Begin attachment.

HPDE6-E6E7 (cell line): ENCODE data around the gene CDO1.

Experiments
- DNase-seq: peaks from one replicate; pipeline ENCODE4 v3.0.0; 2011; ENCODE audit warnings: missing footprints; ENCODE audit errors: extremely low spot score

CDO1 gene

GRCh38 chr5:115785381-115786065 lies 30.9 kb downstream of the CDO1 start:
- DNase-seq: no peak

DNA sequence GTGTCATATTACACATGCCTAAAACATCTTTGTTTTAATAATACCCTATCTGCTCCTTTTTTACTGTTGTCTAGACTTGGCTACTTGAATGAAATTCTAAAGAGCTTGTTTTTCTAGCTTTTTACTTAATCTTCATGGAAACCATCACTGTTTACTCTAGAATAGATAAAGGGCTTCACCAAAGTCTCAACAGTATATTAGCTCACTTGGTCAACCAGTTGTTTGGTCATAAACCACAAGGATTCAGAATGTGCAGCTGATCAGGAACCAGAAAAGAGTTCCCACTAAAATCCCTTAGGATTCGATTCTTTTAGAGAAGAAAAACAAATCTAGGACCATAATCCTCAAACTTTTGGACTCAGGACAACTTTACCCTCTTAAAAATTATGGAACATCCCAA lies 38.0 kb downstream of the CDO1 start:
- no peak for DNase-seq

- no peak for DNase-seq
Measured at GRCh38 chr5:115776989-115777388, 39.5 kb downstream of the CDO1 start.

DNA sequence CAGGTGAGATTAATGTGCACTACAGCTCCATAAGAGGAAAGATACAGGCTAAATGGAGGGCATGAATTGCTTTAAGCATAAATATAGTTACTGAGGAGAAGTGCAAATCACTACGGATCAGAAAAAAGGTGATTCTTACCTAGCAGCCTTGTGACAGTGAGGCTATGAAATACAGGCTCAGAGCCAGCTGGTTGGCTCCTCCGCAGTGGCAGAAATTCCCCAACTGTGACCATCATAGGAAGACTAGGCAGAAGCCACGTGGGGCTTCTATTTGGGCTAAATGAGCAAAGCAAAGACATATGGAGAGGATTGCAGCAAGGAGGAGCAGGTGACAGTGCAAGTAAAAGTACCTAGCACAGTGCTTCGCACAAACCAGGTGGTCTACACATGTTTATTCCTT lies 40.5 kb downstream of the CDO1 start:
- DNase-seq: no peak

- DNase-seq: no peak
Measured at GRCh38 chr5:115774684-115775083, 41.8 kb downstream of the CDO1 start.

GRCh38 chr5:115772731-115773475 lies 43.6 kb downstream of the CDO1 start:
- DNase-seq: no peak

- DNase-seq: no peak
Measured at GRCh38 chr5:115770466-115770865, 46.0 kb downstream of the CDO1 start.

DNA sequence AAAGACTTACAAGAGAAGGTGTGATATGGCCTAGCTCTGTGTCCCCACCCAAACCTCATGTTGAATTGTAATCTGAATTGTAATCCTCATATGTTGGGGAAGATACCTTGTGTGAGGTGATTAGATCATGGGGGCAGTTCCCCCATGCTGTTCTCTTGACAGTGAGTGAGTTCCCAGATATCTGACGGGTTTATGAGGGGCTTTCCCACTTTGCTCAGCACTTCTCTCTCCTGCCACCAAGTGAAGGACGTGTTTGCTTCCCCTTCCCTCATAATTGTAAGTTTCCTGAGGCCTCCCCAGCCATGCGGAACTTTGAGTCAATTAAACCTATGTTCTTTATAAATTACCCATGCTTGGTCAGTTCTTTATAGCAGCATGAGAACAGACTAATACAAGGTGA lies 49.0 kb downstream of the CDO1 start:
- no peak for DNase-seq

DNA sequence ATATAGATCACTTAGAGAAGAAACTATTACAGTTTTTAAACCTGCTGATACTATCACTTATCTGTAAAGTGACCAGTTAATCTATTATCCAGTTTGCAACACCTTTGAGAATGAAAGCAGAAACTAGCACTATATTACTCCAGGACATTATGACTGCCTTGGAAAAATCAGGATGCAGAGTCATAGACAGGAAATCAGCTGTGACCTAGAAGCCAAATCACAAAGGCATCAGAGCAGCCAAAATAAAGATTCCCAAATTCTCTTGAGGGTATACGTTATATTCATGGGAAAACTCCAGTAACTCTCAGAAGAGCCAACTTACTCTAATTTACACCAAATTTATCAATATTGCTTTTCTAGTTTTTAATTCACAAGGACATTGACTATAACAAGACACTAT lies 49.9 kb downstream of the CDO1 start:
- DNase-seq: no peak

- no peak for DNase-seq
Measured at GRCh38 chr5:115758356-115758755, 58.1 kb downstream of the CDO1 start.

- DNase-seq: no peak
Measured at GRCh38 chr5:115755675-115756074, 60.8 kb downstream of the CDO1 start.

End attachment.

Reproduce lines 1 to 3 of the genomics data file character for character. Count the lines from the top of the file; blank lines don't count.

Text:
HPDE6-E6E7 (cell line): ENCODE data around the gene CDO1.

Experiments
- DNase-seq: peaks from one replicate; pipeline ENCODE4 v3.0.0; 2011; ENCODE audit warnings: missing footprints; ENCODE audit errors: extremely low spot score